As a writer, I’ve finally accepted the fact that a very good proportion of Hemingway’s iceberg beeds to stay the hell below the water-line. The question now becomes one of finding oblique ways of using concrete details to state what might (less effectively) be put flat on the page.

I wish I could say more about how to do this, but it’s probably the number one challenge I’m facing right now as a writer. Maybe I’ll never get over it.

What are your thoughts on this topic?

2 Responses to “Ham-Fisted Writing Techniques Ran Up Cynthia’s Spine”

  1. Rightly or wrongly, I believe a lot of the ‘ham-fistedness’ stems from the writer’s lack of belief in his own character. If the image in the writer’s mind is two-dimensional, the first time he or she is placed in a three-dimensional situation the only way out is to lay on the heavy descriptive stuff with a trowel, because you can’t drag emotion from the depth of a character if there is no depth. Thus we tend to bring out the key-words: ‘horror’ is perhaps the worst. They are a sort of apology.

    The real test of this, for me, is a sex scene. These are difficult if not impossible to write if they do not stem from deep within the characters. Sex between two members of the cast has to build from the first time they walk on stage: chemistry, conflict, apprehension, temptation need time to develop and consummation shouldn’t happen until at least the end of the second act. Just throw two cartoon characters into bed together without the emotional foreplay and the result is a cringe-making list of abrading body parts which is often, worst of worst, unintentionally funny.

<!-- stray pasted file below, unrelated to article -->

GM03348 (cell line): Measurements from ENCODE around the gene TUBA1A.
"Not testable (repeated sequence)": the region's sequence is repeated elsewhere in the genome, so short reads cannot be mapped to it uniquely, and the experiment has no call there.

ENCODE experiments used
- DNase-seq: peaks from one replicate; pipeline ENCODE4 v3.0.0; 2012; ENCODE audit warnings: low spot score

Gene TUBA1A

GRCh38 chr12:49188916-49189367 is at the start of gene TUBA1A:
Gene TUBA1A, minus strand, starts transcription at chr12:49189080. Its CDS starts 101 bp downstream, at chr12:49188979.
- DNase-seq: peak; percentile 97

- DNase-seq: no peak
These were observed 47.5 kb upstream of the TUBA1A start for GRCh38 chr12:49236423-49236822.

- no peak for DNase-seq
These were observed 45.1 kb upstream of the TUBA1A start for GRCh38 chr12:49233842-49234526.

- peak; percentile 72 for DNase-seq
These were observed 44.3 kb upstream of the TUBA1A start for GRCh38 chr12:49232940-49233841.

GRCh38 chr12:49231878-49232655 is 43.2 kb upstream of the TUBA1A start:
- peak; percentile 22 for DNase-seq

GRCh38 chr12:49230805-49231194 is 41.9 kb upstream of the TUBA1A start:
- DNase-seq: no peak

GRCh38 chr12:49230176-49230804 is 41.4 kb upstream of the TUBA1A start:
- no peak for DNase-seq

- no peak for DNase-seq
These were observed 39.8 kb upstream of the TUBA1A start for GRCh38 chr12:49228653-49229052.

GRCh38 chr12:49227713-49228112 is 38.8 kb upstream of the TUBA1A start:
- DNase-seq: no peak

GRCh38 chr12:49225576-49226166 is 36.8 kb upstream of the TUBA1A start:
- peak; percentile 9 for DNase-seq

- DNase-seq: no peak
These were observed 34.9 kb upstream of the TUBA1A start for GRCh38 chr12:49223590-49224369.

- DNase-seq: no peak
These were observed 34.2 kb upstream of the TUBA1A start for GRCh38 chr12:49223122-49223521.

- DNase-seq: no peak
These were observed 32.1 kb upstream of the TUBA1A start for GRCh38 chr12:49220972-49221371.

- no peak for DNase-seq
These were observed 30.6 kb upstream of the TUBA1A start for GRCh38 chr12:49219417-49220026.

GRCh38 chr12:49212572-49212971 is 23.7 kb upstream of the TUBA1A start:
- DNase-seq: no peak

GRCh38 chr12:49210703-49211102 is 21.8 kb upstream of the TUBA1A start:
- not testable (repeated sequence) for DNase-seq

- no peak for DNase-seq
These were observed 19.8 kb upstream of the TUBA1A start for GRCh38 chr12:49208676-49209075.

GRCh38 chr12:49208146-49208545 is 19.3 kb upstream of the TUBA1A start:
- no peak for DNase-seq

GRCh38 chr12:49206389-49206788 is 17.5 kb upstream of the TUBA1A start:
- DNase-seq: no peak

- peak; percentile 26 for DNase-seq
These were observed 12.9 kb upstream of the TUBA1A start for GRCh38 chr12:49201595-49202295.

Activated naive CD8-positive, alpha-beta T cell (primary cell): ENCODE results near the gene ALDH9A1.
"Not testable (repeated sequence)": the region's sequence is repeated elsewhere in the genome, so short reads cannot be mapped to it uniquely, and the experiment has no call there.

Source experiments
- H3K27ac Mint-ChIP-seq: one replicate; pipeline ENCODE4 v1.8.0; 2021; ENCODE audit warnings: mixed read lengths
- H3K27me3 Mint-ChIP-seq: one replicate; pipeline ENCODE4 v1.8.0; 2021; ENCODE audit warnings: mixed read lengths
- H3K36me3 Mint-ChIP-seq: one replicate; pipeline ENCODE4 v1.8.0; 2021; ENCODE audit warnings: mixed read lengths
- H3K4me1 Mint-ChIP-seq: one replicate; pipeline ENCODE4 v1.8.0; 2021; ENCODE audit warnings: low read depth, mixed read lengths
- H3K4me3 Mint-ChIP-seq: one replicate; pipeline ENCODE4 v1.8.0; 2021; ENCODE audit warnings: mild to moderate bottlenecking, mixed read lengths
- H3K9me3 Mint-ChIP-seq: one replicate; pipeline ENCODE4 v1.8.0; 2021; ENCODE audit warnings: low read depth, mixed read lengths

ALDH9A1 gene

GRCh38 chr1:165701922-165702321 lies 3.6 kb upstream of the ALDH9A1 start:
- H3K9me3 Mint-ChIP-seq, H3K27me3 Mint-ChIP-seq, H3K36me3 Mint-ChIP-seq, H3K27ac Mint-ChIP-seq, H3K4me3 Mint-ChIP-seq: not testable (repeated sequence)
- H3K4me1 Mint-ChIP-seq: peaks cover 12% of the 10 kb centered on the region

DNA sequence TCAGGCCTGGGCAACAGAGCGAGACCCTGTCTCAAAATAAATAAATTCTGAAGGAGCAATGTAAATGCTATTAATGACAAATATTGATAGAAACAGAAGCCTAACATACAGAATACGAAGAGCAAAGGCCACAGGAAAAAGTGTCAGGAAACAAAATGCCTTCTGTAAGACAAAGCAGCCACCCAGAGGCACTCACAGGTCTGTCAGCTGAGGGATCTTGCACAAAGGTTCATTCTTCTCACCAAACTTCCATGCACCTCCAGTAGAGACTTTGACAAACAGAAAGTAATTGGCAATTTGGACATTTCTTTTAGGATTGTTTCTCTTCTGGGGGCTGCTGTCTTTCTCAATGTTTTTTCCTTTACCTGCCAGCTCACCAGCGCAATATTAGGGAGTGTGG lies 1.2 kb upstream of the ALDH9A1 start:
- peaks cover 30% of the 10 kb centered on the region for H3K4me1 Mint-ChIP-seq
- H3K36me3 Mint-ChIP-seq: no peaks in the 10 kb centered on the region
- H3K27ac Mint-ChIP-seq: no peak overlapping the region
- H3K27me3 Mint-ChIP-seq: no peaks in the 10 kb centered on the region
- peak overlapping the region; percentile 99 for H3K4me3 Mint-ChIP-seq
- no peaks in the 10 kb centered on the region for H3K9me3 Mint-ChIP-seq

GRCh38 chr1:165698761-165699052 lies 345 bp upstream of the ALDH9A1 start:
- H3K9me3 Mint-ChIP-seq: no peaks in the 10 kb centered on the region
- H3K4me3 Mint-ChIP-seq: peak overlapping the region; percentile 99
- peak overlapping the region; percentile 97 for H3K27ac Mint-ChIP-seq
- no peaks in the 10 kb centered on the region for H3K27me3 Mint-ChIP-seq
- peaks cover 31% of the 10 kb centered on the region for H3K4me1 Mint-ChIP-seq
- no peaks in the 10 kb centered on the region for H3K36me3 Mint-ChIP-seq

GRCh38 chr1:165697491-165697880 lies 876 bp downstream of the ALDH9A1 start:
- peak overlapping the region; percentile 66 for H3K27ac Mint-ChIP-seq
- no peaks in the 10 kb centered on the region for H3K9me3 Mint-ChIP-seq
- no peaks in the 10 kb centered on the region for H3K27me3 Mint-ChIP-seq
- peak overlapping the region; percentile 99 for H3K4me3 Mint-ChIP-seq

Personally, this need to make a character or characters believable has led me to the end of too many projects. If I am not looking out at the world from within somebody’s head after the first twenty pages, I tend to archive the whole idea. It makes you wonder why so many writers seem to press on regardless. Sorry if I’ve wandered off topic, but every time I read that sort of descriptive writing that is how it hits me.

  2. 2 ageiser

    You have to trust the reader to look between the lines, where the best of the story is told, but you first have to put down lines to read between. It is a quandary.

    I wonder if the Kuleshov Effect is helpful here. In film, the Kuleshov Effect is an editing technique wherein the meaning of an image is determined by the an element that is juxtaposed to it.

    In the classic example a man’s face is shown with an expressionless, blank stare. The next image is a bowl of soup. The audience will tell you that the man is hungry. In another theater the same image of the man’s face is intercut with the image of a beautiful woman. That audience will tell you that the man’s face depicts his lust for her.

    In fiction it might look like this:

    His shadow merged into hers, consumed it. Cynthia whirled to face him.


    He laughed and wiped the peanut butter from his face with his mother’s skirt. Cynthia whirled to face him.

    More context would illuminate how Cynthia feels about these encounters. Whether she is scared or angry or bemused.

    A better writer could provide more useful examples. Does this help?